This game is all about rescuing astronauts who are in cryogenic pods before it gets too cold out and they die from the cold. You would think that cryogenic pods would work well in a cold environment but that’s not the case in this game.
There is a bit of a weird contradiction in the theme; if the pods keep astronauts alive by freezing them, how would the frozen planet hurt them? But it’s the one tiny weirdness with a game that is well-balanced, challenging, and fairly fun to play.
In Cryo, Players control a set of drones that they deploy to gather resources and rescue their pods. You don’t care about other factions or their dying astronauts, just your own. Drones are sent from the players landing pad area out to the planet’s surface to gather resources or take other actions that eventually lead to moving pods from the surface of the planet to the caverns. Pods in caverns provide the biggest scoring possibility so it is desirable to get as many pods into the caverns as you can. Thematically, gathering resources to then use to “power” other actions makes sense and the game provides a bit of thematic emersion in this regard. But like most games, there are some not-so-thematic actions that feel fine unless you play games exclusively for the story-telling aspect of the gameplay. Like I said, deploying drones lets players collect resources. It also lets players grab the tokens that represent resources and store them on their landing pad for producing resources later when drones are recalled. The drones can also land on spaces on the board that allow for a card action (because games need to have cards) or perhaps move a pod to a salvage storage area where the pod helps produce more resources during drone recall. Eventually, players will take card actions to draw cards, play the cards to use them as vehicles, and deploy drones to the caverns so they can use the vehicle cards to transport pods into the caverns. This is the game in a nutshell.
Much of the challenge of the game comes from the inability to “bump” another drone off a landing pad. In games like Agricola, each space can be used by a single player. But in games like Asking for Trobils, a player can “bump” another player off a space to use it themselves. The bumping gives an advantage to the bumped player so it isn’t something that is just done casually on every turn. Since Cryo doesn’t provide a lot of landing pads on the planet for some critical functions, there is a lot of competition for those spaces. In fact, I remember more than once recalling my drones early to get out of sync with the other players so I would have better access to some of those locations.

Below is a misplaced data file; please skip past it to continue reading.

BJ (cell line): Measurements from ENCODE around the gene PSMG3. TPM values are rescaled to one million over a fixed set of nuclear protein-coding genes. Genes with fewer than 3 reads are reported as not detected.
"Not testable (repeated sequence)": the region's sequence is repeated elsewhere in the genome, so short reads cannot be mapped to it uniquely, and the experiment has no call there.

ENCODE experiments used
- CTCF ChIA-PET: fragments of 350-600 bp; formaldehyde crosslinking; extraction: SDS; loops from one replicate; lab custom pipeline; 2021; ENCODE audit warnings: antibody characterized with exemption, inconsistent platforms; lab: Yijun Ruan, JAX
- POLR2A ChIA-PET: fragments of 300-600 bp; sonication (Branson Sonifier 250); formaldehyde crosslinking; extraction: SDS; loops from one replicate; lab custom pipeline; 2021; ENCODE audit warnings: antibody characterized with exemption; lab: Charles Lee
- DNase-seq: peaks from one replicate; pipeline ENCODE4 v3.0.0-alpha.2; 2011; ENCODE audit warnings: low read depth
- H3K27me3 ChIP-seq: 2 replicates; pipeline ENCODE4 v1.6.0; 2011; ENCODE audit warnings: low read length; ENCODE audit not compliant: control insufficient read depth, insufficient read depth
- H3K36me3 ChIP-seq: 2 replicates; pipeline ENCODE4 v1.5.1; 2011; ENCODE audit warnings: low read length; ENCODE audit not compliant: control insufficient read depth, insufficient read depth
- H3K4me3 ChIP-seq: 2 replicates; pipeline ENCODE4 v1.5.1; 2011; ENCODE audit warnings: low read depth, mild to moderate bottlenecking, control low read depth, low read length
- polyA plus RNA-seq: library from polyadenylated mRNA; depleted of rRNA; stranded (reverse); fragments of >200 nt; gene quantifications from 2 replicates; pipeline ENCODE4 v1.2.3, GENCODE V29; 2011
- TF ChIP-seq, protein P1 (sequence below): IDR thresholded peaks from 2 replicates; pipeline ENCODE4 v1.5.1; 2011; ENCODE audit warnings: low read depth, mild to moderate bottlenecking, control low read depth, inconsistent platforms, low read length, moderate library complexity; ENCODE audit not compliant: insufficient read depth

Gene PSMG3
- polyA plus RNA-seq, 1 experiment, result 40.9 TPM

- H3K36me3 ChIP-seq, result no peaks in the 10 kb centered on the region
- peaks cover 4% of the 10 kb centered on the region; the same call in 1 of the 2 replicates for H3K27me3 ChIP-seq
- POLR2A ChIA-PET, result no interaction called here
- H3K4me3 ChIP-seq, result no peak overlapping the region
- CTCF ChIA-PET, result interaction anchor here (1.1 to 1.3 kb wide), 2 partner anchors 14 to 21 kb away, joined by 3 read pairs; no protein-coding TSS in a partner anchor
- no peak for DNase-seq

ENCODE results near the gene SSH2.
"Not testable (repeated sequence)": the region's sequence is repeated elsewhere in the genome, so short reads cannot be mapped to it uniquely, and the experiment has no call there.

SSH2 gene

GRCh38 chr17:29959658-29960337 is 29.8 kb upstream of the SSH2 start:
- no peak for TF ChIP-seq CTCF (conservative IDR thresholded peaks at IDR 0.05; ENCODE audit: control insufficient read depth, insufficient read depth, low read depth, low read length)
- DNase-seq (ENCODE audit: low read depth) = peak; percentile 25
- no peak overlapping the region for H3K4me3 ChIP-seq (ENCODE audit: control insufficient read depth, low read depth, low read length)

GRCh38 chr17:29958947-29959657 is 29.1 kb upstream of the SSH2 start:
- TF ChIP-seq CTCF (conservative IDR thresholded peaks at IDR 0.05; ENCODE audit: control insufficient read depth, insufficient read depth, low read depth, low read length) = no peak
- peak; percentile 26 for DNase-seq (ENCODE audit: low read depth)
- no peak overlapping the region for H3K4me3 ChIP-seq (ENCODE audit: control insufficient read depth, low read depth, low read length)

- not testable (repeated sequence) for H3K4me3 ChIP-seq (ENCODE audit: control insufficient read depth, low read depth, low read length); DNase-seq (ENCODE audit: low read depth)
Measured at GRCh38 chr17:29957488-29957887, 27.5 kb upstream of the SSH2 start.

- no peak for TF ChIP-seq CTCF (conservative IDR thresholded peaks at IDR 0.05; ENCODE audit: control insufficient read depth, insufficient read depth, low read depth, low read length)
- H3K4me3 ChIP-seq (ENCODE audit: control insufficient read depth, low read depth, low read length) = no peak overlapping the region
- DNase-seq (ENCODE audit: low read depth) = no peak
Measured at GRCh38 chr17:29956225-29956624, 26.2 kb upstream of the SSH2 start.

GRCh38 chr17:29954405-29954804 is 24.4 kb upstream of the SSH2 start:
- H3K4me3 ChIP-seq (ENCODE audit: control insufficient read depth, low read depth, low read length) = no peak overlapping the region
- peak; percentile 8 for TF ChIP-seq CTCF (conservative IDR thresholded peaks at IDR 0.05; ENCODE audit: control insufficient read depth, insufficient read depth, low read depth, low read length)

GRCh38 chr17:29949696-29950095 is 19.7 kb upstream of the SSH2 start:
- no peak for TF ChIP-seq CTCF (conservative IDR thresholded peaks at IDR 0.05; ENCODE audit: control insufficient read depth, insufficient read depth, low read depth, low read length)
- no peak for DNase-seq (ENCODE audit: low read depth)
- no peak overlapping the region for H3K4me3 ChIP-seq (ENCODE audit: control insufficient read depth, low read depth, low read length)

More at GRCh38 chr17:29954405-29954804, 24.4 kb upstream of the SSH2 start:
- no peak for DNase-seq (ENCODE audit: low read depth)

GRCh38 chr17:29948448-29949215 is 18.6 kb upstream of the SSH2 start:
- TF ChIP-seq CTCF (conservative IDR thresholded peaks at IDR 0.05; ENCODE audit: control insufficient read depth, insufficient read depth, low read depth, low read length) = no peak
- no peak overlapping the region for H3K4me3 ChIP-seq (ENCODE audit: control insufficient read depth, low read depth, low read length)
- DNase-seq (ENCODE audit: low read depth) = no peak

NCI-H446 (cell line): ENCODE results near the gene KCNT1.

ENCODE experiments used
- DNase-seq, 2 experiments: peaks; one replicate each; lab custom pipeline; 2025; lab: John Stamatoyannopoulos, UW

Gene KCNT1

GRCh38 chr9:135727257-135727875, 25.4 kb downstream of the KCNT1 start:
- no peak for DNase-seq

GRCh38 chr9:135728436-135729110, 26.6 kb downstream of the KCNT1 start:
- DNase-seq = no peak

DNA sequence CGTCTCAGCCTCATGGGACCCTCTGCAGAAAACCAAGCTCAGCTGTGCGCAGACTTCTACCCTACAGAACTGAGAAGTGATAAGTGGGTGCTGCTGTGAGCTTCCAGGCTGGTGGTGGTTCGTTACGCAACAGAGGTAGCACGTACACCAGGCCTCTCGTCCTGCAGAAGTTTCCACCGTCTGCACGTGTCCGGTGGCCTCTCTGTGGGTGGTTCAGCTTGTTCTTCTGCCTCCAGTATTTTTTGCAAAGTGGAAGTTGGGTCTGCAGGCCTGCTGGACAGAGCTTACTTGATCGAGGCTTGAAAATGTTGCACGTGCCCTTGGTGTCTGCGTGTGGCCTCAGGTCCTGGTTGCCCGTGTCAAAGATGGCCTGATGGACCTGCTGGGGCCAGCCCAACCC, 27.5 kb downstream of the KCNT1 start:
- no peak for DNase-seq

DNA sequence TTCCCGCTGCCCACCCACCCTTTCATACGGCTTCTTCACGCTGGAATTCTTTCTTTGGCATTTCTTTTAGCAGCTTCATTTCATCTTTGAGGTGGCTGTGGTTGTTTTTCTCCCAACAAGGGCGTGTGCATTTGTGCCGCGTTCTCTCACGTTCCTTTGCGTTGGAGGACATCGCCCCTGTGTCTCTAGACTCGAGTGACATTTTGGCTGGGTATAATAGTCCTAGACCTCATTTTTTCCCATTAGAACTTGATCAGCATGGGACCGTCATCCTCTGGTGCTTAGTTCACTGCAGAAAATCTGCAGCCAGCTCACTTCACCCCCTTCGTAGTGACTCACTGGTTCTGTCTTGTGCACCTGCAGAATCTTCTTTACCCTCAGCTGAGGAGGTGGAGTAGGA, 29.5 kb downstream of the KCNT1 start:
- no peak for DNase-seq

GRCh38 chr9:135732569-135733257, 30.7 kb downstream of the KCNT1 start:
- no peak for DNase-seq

I like this game better than many other worker-placement games because of the length of the game and the complexity of the gameplay. It feels well balanced. I especially like that players start with all of their drones thus avoiding the inevitable race to collect workers in the first few rounds of the game. Here are some other worker placement games and things they do that sort of are weak compared to Cryo:
- Viticulture – cards are way too random and can be overpowered. Playing to get more workers in the first few rounds is mechanical and repetitive game-to-game.
- Agricola – it’s too easy to see what placement provides the best resources on any given turn.
- Euphoria – there are a few too many places to place workers and since each location is fairly complicated, it makes it hard to know what to do on some turns.
- Teotihuacan – There are a few too many ways to score points making the gameplay different for each player.
- Yokahama – the escalation of resources where you gather a combination of low-level resources to later trade for fancier resources, is a bit predictable and also makes it hard to keep track of a strategy for victory.
- Asking for Trobils – Playing the first rounds to get more workers is predictable and uninteresting. The game is simple and easy, making it great for new players but unchallenging for experienced players.
- Raiders of the North Sea – It’s hard to say anything bad about Raiders beyond it being hard to catch up after a bad start.
That’s my shortlist of worker-placement games that are in my head right now. There are others that I’ve played, like Shipyard, that are so much more than just worker-placement games that they don’t really compare.
This is a good game. I recommend it. If the theme and artwork, and the nature of the gameplay, appeal to you, consider getting a copy.